Hear him talk about his art!
“It was really the day my website crashed with too many hits, that I realized *lightbulb nod* it’s time to leave the law and go play with bricks all day.”

I agree with him that many people connect to his art because it is a familiar material that almost everyone has played (or in his case, is still playing) with, but instead of following the instructions and build what’s on the box’s cover, it is filled with emotions and personal stories. He hopes to inspire people to believe that everyone can express themselves by just going home and making some art.

My concern is how to get kids of this technology-addicted generation to once again appreciate and enjoy the simple but wonderful toys like Lego! Seriously, the definition of “fun” has shifted quite a bit.

I particularly enjoy this piece called “Castle“. A huge pop-up book of a boat and a castle, with a beautiful poem printed along the sides.

“This is a poem
About a girl in a boat,
Who kept sailing around
The confines of a moat.
The moat went around
A very big palace
Inside lived a prince,
And his maid Alice.
The prince had no problems.
His life was pure pleasure.
But his love for that girl,
He could not measure.
And the girl loved him back.
Their love had been bound.
But she still sailed on her boat.
Around and around.
She didn’t dare stop
For around the moat’s edge
Were sharp jagged rocks
Where her boat could not wedge.
The prince watched her each day,
And watched her each night.
They’d talk all the time.
But it just wasn’t right.
He begged her to jump.
And leave the boat far below.
But she kept sailing around,
Not ready to go.
“I’ll catch you,” he promised.
There will be no harm.”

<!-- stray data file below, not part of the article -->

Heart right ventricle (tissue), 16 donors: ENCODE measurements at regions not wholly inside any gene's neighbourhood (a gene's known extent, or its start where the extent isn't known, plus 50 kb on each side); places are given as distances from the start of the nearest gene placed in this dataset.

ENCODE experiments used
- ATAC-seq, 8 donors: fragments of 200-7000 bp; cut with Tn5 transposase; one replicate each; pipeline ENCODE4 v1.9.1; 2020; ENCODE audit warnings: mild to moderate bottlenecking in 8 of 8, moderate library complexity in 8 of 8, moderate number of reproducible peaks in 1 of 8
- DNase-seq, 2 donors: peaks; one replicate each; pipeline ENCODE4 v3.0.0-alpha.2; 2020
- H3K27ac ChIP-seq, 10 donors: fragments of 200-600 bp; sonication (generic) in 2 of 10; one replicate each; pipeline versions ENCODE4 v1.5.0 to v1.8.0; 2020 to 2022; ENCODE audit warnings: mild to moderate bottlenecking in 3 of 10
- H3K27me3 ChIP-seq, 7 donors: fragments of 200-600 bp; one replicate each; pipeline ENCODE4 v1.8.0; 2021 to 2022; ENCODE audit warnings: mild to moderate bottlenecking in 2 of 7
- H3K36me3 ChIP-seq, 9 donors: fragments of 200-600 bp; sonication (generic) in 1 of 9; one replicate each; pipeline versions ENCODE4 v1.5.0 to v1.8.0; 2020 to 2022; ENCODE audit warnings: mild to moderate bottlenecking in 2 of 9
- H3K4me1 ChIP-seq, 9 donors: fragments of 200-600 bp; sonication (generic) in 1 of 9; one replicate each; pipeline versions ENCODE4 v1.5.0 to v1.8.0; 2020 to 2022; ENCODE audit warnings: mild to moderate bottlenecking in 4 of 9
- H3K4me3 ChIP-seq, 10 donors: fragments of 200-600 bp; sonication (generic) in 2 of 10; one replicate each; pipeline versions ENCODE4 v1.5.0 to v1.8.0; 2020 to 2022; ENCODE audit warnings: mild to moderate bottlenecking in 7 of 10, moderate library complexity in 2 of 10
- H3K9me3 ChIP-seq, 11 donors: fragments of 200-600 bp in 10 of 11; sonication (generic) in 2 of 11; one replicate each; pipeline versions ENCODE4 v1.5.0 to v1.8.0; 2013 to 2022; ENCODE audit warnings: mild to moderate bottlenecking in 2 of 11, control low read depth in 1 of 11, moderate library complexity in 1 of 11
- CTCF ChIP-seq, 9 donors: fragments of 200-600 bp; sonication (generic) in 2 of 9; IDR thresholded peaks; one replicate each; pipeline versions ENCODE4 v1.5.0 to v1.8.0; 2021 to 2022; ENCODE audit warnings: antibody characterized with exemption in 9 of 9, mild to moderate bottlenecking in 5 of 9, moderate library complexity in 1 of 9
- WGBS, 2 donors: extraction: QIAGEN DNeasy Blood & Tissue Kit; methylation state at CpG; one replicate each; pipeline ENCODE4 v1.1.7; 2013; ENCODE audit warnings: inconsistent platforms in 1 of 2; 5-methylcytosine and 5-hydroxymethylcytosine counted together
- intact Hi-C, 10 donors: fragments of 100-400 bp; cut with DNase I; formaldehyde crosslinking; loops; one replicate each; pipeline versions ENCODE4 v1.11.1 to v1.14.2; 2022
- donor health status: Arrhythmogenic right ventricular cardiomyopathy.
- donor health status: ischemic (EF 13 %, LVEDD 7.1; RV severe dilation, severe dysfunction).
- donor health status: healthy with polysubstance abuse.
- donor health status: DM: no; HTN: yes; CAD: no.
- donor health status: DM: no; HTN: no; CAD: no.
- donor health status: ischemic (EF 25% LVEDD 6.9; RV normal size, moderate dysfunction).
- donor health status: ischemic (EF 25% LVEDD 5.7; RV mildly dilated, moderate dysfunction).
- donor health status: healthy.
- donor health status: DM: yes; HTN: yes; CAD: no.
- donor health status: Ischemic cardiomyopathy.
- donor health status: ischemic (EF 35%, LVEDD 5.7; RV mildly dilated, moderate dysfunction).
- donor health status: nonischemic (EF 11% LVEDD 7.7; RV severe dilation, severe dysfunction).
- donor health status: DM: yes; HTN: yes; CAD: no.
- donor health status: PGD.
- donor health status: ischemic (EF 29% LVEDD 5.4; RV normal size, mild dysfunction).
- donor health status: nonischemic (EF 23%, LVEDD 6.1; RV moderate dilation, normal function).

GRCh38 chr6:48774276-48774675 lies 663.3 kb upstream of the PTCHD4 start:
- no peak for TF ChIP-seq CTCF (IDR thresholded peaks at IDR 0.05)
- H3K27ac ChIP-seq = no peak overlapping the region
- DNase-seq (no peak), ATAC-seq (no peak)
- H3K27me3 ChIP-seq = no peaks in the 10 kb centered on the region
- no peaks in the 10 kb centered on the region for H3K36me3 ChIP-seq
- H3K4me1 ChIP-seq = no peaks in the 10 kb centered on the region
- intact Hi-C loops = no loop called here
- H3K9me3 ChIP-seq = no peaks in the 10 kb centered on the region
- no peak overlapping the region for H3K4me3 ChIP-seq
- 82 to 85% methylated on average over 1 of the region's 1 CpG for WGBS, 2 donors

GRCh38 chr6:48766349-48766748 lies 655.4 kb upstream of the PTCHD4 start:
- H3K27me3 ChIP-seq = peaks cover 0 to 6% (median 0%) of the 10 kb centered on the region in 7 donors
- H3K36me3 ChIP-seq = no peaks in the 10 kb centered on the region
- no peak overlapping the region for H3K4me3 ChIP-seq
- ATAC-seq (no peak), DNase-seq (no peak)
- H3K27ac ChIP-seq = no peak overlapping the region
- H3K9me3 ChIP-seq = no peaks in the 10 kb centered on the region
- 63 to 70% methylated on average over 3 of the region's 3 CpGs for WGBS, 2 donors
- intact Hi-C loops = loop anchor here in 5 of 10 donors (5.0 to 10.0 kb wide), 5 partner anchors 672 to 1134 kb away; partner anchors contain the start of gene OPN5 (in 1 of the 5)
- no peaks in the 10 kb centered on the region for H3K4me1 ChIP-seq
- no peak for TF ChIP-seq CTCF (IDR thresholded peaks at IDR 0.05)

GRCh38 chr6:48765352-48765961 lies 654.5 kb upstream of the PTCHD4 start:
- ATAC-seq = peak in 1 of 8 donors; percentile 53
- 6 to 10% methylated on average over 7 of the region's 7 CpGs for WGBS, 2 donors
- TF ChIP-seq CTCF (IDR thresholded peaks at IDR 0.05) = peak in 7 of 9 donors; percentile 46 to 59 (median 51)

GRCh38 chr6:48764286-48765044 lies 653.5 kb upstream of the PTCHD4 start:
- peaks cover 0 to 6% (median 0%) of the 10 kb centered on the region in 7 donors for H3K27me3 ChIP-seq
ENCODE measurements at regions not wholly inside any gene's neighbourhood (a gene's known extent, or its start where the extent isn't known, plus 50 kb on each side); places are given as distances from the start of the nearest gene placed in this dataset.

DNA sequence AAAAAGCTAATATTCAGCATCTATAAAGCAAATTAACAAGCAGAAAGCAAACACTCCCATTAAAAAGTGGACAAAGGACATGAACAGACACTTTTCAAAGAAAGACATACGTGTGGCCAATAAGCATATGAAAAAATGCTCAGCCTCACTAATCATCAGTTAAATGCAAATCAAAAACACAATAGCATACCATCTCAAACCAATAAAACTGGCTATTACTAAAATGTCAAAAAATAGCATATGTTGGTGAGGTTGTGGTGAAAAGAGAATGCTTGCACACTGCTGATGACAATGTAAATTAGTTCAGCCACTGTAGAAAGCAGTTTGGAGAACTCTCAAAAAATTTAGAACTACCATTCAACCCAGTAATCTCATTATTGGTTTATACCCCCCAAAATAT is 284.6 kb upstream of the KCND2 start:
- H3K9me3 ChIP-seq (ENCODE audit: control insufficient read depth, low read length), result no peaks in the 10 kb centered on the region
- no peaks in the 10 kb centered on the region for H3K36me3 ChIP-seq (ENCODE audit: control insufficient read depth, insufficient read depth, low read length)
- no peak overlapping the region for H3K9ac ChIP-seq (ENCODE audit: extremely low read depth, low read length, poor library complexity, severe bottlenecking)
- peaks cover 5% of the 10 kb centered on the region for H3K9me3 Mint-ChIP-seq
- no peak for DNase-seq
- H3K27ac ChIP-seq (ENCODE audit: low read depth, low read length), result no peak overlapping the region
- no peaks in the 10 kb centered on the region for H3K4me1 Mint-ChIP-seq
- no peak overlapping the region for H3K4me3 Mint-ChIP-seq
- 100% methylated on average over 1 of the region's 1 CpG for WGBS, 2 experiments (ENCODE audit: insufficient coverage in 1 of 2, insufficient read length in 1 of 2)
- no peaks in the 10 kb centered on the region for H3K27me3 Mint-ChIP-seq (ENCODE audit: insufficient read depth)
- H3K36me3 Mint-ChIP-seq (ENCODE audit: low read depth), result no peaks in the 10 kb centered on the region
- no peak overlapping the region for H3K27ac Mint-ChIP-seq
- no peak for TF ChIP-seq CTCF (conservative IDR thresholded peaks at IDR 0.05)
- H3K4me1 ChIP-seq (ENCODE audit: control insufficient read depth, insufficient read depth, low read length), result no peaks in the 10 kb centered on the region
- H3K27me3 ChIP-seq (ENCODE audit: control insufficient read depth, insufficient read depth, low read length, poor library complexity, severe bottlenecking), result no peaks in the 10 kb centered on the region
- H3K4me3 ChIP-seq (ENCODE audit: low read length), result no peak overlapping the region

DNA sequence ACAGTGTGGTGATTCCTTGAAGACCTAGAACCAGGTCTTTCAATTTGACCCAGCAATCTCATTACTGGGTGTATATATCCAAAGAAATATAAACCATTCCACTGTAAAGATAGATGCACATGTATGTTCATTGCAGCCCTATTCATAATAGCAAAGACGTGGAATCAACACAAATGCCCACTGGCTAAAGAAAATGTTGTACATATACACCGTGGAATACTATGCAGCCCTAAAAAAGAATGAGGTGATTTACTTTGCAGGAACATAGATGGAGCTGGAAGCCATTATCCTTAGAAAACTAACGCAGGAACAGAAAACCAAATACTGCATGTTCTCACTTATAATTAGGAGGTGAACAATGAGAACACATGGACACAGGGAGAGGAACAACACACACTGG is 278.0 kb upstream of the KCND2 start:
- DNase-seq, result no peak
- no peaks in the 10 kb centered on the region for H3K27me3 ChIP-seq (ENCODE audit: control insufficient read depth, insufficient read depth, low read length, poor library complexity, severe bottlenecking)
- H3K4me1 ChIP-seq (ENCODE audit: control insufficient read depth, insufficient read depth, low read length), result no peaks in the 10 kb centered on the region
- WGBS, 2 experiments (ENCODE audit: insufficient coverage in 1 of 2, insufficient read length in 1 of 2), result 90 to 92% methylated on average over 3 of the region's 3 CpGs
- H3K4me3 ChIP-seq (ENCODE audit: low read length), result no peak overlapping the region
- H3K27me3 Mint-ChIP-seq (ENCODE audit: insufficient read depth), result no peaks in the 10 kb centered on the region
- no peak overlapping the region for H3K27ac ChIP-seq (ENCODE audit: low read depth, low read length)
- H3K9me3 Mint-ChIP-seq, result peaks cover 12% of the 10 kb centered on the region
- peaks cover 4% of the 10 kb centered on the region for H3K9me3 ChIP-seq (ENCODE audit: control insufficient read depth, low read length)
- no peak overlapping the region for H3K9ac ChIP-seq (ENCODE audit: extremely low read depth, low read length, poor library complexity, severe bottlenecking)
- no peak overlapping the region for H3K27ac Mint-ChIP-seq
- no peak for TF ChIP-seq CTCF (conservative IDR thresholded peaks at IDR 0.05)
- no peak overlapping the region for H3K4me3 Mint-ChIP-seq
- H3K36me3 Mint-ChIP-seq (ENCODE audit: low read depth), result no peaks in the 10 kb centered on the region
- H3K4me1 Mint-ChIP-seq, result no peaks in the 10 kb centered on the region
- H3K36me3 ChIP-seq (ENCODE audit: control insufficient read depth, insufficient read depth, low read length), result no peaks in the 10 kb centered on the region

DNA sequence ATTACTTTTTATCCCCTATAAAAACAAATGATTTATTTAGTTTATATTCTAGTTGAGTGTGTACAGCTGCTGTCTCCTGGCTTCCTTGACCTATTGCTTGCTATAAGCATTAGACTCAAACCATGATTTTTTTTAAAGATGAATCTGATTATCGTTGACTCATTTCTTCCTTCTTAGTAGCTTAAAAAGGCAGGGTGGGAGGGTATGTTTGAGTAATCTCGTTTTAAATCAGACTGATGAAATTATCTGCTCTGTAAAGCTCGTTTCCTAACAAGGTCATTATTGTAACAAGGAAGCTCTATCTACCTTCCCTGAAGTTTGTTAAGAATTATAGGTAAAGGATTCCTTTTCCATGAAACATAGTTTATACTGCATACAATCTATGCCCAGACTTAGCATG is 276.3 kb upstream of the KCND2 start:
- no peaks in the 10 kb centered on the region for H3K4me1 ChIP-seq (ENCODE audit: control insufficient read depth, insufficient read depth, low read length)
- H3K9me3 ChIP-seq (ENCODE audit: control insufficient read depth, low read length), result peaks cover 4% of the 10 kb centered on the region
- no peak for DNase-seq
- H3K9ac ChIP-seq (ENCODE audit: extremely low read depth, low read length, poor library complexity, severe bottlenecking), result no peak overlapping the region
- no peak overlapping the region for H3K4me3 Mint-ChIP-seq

And she wanted to go
And live in his arms.
But the boat seemed so safe.
And the jump seemed so big.
She could not just leave,
And abandon her rig.
“Finally,” the prince said,
As he jumped on her boat.
“If you won’t come to me,
Then I’ll sail on the moat!”
And they sailed on her boat,
Just watching the palace.
But they could not go back,
‘Cuz it was now owned by Alice.
The moral of the story,
If you must know:
If you stay where you are,
Then you may never go.
So if one would jump,
And prepare for the hassle,
One day they will find,
They can live in the castle.”

You may have been told a million times in a million ways at this point of life already- how exciting things happen only outside of your comfort zone, yet how many of us have actually gathered enough courage to “jump”? I’m not so sure whether I am the he who lives in the castle or the she who sails on the boat. Doesn’t matter, I’m gonna jump regardless. Since when we all forgot how fearless we once were as kids? So if I fall, I’d be grateful that my papa tossed me away from his arms into the ocean when I was 4 and I somehow managed to stay alive.

And that’s how I know, I’ll be just fine, and so will you.

Saaaaalute! To Mr. Nathan Sawaya and to all jumpers out there.